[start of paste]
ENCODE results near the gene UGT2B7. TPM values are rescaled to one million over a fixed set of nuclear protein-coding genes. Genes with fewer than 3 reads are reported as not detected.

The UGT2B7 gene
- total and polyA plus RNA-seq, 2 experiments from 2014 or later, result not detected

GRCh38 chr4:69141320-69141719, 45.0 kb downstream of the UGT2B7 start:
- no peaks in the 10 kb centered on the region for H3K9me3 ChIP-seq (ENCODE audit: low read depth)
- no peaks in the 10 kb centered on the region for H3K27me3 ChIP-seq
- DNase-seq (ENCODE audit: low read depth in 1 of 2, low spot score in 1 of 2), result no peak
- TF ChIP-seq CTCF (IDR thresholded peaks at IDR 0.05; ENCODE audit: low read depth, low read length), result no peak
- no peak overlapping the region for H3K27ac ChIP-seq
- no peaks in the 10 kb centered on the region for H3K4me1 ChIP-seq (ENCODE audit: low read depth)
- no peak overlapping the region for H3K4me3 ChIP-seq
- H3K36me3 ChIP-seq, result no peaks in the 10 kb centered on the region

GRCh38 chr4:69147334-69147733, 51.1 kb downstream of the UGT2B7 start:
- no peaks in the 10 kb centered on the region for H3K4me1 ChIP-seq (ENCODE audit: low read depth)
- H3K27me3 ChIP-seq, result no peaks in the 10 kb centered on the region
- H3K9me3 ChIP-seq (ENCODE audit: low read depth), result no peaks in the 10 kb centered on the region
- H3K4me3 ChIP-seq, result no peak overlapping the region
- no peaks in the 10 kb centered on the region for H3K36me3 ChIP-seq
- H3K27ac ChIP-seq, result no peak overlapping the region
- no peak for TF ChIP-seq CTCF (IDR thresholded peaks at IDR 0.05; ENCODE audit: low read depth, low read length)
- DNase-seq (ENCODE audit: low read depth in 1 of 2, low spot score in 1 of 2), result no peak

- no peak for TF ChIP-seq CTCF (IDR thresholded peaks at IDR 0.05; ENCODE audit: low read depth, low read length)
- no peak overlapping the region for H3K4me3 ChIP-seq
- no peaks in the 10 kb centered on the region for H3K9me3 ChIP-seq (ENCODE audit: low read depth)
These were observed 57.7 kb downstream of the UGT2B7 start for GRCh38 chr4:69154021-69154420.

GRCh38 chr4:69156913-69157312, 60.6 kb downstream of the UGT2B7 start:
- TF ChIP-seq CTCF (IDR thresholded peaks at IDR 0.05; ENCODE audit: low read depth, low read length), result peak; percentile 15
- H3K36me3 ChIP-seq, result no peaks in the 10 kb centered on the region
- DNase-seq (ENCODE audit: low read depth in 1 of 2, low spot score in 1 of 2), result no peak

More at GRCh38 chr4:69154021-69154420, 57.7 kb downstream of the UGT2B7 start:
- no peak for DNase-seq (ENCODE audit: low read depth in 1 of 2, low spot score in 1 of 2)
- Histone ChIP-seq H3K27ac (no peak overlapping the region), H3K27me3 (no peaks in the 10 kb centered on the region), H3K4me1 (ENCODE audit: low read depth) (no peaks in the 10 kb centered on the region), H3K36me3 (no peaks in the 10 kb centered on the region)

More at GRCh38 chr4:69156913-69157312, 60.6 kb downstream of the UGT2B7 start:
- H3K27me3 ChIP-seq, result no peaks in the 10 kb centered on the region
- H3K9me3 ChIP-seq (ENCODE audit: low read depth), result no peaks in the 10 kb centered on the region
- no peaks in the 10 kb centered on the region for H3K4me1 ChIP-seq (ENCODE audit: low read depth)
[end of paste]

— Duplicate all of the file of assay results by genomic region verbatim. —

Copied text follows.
ENCODE results near the gene UGT2B7. TPM values are rescaled to one million over a fixed set of nuclear protein-coding genes. Genes with fewer than 3 reads are reported as not detected.

The UGT2B7 gene
- total and polyA plus RNA-seq, 2 experiments from 2014 or later, result not detected

GRCh38 chr4:69141320-69141719, 45.0 kb downstream of the UGT2B7 start:
- no peaks in the 10 kb centered on the region for H3K9me3 ChIP-seq (ENCODE audit: low read depth)
- no peaks in the 10 kb centered on the region for H3K27me3 ChIP-seq
- DNase-seq (ENCODE audit: low read depth in 1 of 2, low spot score in 1 of 2), result no peak
- TF ChIP-seq CTCF (IDR thresholded peaks at IDR 0.05; ENCODE audit: low read depth, low read length), result no peak
- no peak overlapping the region for H3K27ac ChIP-seq
- no peaks in the 10 kb centered on the region for H3K4me1 ChIP-seq (ENCODE audit: low read depth)
- no peak overlapping the region for H3K4me3 ChIP-seq
- H3K36me3 ChIP-seq, result no peaks in the 10 kb centered on the region

GRCh38 chr4:69147334-69147733, 51.1 kb downstream of the UGT2B7 start:
- no peaks in the 10 kb centered on the region for H3K4me1 ChIP-seq (ENCODE audit: low read depth)
- H3K27me3 ChIP-seq, result no peaks in the 10 kb centered on the region
- H3K9me3 ChIP-seq (ENCODE audit: low read depth), result no peaks in the 10 kb centered on the region
- H3K4me3 ChIP-seq, result no peak overlapping the region
- no peaks in the 10 kb centered on the region for H3K36me3 ChIP-seq
- H3K27ac ChIP-seq, result no peak overlapping the region
- no peak for TF ChIP-seq CTCF (IDR thresholded peaks at IDR 0.05; ENCODE audit: low read depth, low read length)
- DNase-seq (ENCODE audit: low read depth in 1 of 2, low spot score in 1 of 2), result no peak

- no peak for TF ChIP-seq CTCF (IDR thresholded peaks at IDR 0.05; ENCODE audit: low read depth, low read length)
- no peak overlapping the region for H3K4me3 ChIP-seq
- no peaks in the 10 kb centered on the region for H3K9me3 ChIP-seq (ENCODE audit: low read depth)
These were observed 57.7 kb downstream of the UGT2B7 start for GRCh38 chr4:69154021-69154420.

GRCh38 chr4:69156913-69157312, 60.6 kb downstream of the UGT2B7 start:
- TF ChIP-seq CTCF (IDR thresholded peaks at IDR 0.05; ENCODE audit: low read depth, low read length), result peak; percentile 15
- H3K36me3 ChIP-seq, result no peaks in the 10 kb centered on the region
- DNase-seq (ENCODE audit: low read depth in 1 of 2, low spot score in 1 of 2), result no peak

More at GRCh38 chr4:69154021-69154420, 57.7 kb downstream of the UGT2B7 start:
- no peak for DNase-seq (ENCODE audit: low read depth in 1 of 2, low spot score in 1 of 2)
- Histone ChIP-seq H3K27ac (no peak overlapping the region), H3K27me3 (no peaks in the 10 kb centered on the region), H3K4me1 (ENCODE audit: low read depth) (no peaks in the 10 kb centered on the region), H3K36me3 (no peaks in the 10 kb centered on the region)

More at GRCh38 chr4:69156913-69157312, 60.6 kb downstream of the UGT2B7 start:
- H3K27me3 ChIP-seq, result no peaks in the 10 kb centered on the region
- H3K9me3 ChIP-seq (ENCODE audit: low read depth), result no peaks in the 10 kb centered on the region
- no peaks in the 10 kb centered on the region for H3K4me1 ChIP-seq (ENCODE audit: low read depth)